Q: What’s the story behind why you founded 4th Trimester Arizona?
A: I have a private practice in the community as a lactation consultant, and the longer I did that work, the more I kept noticing the same thing. I have four children, the youngest is 3, and he had just been born at the time, and I was starting to notice that with every baby, we kind of cocoon ourselves away from everyone for a time. We’re always kind of shocked by how dramatic the change is, by how much sleep we don’t get, etc.
I had moms in my office who were dealing with that but at the same time pushing down the emotions that come with it because they felt like they had to act like everything was wonderful. “I have a baby, so I don’t get to be upset that I don’t sleep, or that my nipples are torn up or that I’m bleeding from several orifices.” They feel like they have to be warriors. What shows up on social media is only pretty pictures and happy stuff, and that takes away from our experience as a person, to only be able to talk about the parts that are beautiful.
Then I found out about the Seven Sisters Program, and I was gifted the privilege of caring for three women after they gave birth, going to their homes, bringing meals and caring for them in some way. That made me realize that the fourth-trimester experience could be different. So 4th Trimester Arizona came out of that realization.
Q: What advice would you give to someone who is about to have a baby or who just had a baby?
A: Finding a tribe of other moms is really important. Having a place where you can be real is super important. Maybe it’s just one person who you can call and say, “Oh my God, the baby just puked on me and I need to take a shower but now the baby is screaming, I don’t think I can do this.” I feel like every day I have something to share, like, “Can you believe this is my life?” Whether my kid is having a tantrum and won’t get off the floor, or refuses to get dressed, or something else — you need someone you can share those things with that are not always pretty.
That’s my number one piece of advice: Find someone to share with. If you can set up yourself so you either have a plan for who’s going to care for you during that postpartum period, or if you’re already in it, set up a way for you and a friend to do that. Maybe just show up at each other’s house and sit on each other’s couches and talk. That mother-to-mother support is critical. It’s where all of our power as mothers comes from. When we’re all alone, we can start to feel like we’re doing it wrong because we don’t have anyone to relate to. But when we come together, suddenly we can come up with solutions or even just offer a shoulder to lean on.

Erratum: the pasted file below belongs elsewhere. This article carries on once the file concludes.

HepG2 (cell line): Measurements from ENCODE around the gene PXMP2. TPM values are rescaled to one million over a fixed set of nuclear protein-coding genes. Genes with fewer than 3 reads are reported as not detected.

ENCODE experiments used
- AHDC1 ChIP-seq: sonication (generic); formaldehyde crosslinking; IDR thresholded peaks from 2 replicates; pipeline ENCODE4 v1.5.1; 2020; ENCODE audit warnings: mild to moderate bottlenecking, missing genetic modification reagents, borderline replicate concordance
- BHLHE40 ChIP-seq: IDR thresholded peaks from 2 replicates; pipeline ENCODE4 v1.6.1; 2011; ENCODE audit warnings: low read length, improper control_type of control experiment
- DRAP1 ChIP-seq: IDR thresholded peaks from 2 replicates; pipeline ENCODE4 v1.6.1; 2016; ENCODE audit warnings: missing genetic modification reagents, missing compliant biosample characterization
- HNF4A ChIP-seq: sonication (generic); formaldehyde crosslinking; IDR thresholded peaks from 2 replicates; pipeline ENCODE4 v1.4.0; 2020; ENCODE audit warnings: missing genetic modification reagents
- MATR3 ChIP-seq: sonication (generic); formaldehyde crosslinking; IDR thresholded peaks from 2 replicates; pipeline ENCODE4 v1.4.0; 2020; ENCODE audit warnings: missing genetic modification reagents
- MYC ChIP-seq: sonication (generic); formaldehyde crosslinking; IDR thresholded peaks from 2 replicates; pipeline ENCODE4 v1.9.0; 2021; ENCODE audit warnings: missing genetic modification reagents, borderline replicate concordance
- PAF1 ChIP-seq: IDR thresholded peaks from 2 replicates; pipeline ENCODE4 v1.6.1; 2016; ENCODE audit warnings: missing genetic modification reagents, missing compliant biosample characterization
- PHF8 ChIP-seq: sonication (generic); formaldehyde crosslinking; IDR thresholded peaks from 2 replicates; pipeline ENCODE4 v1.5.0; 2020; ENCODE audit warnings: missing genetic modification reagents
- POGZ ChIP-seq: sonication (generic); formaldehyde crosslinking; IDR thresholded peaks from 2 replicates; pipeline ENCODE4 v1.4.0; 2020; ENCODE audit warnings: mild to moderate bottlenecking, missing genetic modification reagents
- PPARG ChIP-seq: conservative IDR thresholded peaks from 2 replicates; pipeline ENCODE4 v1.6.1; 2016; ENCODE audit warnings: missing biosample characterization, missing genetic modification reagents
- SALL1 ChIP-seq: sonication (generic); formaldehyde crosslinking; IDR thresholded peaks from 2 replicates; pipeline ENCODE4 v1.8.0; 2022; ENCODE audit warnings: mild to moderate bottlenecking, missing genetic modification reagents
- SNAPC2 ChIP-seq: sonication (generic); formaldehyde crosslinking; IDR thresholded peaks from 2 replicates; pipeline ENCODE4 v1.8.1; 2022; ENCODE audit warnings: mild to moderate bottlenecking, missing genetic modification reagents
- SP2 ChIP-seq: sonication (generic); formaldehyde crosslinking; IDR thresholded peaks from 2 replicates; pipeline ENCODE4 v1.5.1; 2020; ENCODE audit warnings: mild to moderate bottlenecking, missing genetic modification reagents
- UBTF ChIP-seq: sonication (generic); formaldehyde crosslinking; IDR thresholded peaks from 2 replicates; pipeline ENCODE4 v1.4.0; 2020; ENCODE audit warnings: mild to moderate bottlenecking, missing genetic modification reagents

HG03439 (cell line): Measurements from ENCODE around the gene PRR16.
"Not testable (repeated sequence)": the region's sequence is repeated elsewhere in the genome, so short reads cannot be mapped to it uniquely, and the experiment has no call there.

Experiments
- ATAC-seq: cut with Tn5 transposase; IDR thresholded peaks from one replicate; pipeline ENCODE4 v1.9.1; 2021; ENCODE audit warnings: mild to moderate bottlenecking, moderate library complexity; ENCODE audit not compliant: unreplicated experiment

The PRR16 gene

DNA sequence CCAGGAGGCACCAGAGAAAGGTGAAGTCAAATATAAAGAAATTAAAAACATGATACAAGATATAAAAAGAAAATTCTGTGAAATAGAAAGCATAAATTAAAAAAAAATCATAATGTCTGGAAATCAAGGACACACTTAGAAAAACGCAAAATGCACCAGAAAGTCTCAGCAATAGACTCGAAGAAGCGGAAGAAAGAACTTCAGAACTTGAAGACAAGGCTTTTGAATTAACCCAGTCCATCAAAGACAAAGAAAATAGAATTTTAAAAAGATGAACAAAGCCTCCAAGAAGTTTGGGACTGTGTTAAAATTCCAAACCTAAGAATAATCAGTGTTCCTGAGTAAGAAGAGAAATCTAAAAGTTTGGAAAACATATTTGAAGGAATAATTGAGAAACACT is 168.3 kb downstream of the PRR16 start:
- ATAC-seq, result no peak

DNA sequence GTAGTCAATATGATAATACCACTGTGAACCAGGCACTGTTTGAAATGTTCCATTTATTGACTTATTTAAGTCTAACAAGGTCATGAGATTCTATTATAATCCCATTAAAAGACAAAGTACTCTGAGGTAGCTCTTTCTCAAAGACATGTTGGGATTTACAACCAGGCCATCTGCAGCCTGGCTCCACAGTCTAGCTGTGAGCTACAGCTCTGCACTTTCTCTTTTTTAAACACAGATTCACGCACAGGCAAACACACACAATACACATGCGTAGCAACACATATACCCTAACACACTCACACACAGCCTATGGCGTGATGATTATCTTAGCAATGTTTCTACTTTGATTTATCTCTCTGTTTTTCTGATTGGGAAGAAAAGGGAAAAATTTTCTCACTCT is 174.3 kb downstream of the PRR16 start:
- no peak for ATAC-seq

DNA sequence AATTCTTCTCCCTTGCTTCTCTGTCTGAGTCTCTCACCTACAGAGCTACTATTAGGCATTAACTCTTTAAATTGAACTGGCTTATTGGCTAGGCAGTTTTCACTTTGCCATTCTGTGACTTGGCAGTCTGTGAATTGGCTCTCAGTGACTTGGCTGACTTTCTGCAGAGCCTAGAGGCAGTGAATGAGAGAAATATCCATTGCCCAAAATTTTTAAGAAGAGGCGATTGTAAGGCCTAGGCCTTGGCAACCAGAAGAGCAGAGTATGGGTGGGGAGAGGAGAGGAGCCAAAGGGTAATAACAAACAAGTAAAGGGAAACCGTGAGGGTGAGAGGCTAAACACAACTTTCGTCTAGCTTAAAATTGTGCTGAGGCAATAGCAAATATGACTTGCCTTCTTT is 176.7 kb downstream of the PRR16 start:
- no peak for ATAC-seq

Q: Why is it important as a society, even for those who choose not to have children, to care about the well-being of parents?
A: Moms, and even dads, who have less support often develop postpartum depression, and we know that postpartum depression results in children who are more disconnected and have more behavioral issues. So dealing with postpartum depression or making it less likely has huge repercussions for what our society looks like. All of that starts with the parents. We have all these interventions for children, which is great, but at the end of the day, the kids go home to parents. Almost all the time, moms who have new babies are really starved for connection, or they feel like they’re not doing it right, or they’re struggling half the time to feed themselves. So maybe if your neighbor just had a baby, walk them over something to eat. It’ll be so appreciated, to a level you don’t even know. And it goes a long way in building community, too.
The 4th Trimester Arizona Conference is sponsored by the College of Nursing and Health Innovation at ASU; Agave Pediatrics; i.d.e.a. Museum; Image Legends; RBInsurance group; and Arizona Breastfeeding Center.